Sean Byrne (A Minor) v Director of Oberstown School

JurisdictionIreland
CourtHigh Court
JudgeMr. Justice Hogan
Judgment Date10 December 2013
Neutral Citation[2013] IEHC 562
Date10 December 2013
Docket Number[2013 No. 2077 SS]

[2013] IEHC 562

THE HIGH COURT

[No. 2077 SS/2013]
Byrne (a minor) v Director of Oberstown School
IN THE MATTER OF AN INQUIRY UNDER ARTICLE 40.4 OF THE CONSTITUTION

BETWEEN

SEAN BYRNE (A MINOR) SUING BY HIS NEXT FRIEND, CLAIRE BYRNE
APPLICANT

AND

DIRECTOR OF OBERSTOWN SCHOOL
RESPONDENT

CONSTITUTION ART 40.4

CONSTITUTION ART 40.4.2

CONSTITUTION ART 40.1

PRISONS ACT 2007 S35

PRISONS ACT 2007 S35(2)(F)

PRISON RULES 2007 SI 252/2007 RULE 59

ENFORCEMENT OF COURT ORDERS ACT 1926 S18

PRISONS ACT 2007 S2

PRISON RULES 2007 SI 252/2007 RULE 2(2)

O'BRIEN v GOVERNOR OF LIMERICK PRISON 1997 2 ILRM 349 1997/5/1877

CALLAN v IRELAND & AG 2013 2 ILRM 257 2013 IESC 35

CHILDREN ACT 2001 S96(1)(B)

CHILDREN ACT 2001 S142

CHILDREN ACT 2001 S151(1)

CHILDREN ACT 2001 S151(2)

CHILDREN ACT 2001 S151(3)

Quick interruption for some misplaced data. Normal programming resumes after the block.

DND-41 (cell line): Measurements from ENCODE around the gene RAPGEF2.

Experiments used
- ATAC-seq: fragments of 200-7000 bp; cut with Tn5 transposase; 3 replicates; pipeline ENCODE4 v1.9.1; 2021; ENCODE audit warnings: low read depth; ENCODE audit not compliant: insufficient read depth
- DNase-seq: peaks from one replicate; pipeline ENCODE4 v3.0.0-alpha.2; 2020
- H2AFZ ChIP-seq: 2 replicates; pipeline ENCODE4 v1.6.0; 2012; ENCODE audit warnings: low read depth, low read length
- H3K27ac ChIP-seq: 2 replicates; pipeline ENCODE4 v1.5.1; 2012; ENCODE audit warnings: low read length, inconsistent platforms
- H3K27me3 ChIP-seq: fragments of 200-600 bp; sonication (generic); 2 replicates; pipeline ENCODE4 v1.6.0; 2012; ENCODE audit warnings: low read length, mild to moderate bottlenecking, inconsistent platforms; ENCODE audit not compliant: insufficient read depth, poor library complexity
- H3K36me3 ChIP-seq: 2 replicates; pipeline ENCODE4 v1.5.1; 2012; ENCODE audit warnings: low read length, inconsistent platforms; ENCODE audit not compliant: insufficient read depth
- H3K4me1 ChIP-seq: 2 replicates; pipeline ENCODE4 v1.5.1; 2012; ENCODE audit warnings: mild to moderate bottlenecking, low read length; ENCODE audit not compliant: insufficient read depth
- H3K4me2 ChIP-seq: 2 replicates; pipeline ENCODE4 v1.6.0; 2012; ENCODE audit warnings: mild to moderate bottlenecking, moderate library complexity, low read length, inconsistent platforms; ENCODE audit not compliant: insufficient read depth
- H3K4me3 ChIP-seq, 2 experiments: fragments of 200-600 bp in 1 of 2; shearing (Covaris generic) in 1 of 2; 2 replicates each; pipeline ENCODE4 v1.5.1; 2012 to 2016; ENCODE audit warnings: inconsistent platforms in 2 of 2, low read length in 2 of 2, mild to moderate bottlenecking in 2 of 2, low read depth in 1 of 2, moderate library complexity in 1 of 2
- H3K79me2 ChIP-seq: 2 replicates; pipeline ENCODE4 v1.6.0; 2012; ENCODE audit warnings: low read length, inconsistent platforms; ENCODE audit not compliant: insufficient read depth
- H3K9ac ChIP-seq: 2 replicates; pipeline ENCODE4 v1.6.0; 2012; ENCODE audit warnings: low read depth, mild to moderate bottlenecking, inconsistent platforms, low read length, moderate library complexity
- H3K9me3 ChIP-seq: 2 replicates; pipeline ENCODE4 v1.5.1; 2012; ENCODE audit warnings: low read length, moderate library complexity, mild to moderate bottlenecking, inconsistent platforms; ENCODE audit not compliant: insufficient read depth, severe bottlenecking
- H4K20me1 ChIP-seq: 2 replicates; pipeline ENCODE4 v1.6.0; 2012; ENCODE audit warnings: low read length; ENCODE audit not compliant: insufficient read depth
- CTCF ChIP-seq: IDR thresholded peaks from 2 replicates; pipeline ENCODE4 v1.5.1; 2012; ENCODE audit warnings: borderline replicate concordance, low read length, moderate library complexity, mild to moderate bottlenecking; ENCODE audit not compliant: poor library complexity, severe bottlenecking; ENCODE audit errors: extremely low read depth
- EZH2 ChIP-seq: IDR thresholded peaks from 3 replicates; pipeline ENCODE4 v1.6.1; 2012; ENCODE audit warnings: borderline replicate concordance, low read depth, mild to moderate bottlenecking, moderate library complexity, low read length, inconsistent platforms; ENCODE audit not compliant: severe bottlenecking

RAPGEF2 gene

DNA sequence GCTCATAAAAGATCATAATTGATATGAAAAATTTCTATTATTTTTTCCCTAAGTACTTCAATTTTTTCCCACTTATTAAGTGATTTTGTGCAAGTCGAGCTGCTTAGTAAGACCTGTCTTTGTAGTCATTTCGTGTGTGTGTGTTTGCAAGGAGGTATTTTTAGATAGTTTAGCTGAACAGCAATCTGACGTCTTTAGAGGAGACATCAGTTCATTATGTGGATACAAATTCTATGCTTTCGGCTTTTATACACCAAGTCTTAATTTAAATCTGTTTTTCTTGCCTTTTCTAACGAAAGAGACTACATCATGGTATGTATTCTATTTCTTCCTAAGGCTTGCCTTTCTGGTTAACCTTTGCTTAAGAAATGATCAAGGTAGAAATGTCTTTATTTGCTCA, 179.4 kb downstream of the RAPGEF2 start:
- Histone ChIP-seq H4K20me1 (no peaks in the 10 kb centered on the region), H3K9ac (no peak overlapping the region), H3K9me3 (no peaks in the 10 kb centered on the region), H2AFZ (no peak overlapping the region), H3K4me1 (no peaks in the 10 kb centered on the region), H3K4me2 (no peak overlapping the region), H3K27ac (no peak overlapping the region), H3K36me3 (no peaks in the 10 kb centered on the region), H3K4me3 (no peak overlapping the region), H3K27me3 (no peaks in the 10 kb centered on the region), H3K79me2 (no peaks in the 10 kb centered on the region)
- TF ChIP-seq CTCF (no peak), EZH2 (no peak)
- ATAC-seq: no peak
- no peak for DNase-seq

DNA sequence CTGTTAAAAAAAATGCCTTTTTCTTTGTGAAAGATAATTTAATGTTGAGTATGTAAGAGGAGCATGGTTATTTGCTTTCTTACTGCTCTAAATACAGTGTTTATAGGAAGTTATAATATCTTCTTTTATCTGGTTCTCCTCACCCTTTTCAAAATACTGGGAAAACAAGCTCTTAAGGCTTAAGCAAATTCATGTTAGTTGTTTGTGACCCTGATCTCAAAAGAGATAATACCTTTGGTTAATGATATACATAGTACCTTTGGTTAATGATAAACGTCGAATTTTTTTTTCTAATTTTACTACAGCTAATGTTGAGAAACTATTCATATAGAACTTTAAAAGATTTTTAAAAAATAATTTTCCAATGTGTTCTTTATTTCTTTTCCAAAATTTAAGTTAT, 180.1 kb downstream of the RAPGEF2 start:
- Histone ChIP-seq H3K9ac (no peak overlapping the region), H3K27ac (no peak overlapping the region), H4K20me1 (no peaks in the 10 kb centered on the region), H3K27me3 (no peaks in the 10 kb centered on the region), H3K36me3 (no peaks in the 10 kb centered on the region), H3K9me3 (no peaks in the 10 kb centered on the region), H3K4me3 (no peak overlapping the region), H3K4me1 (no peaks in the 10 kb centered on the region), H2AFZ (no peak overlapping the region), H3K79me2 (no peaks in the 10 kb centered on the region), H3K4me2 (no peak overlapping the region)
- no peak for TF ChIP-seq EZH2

CHILDREN ACT 2001 S151(4)

CHILDREN ACT 2001 S151(5)

CHILDREN ACT 2001 S151(6)

CHILDREN ACT 2001 S156A

CRIMINAL JUSTICE ACT 2006 S143

CHILDREN ACT 2001 S156B

CRIMINAL JUSTICE ACT 2006 S144

CHILDREN ACT 2001 S160

CHILDREN ACT 2001 S88

CHILDREN ACT 2001 (DESIGNATION OF REMAND CENTRES) ORDER 2012 SI 136/2012 ART 3(B)

CHILDREN ACT 2001 S156A(3)

CHILDREN ACT 2001 S156A(4)

CHILDREN ACT 2001 S179

COX v IRELAND & ORS 1992 2 IR 503

OFFENCES AGAINST THE STATE ACT 1939 S34

M (S) v IRELAND & ORS (NO 2) 2007 4 IR 369 2007/38/7813 2007 IEHC 280

G (B) v DISTRICT JUDGE MURPHY & ORS (NO 2) 2011 3 IR 748 2011/22/5806 2011 IEHC 445

D (M) (A MINOR) v IRELAND & ORS 2012 1 IR 697 2012 2 ILRM 305 2012/9/2311 2012 IESC 10

MCM (M) v MANAGER OF TRINITY HOUSE & ORS 1995 1 IR 595 1995 2 ILRM 546 1997/4/1531

CONSTITUTION ART 34.1

SHEERIN, STATE v KENNEDY & ORS 1966 IR 379

CONSTITUTION ART 40.4.1

DISTRICT JUDGE MCMENAMIN v IRELAND & ORS 1996 3 IR 100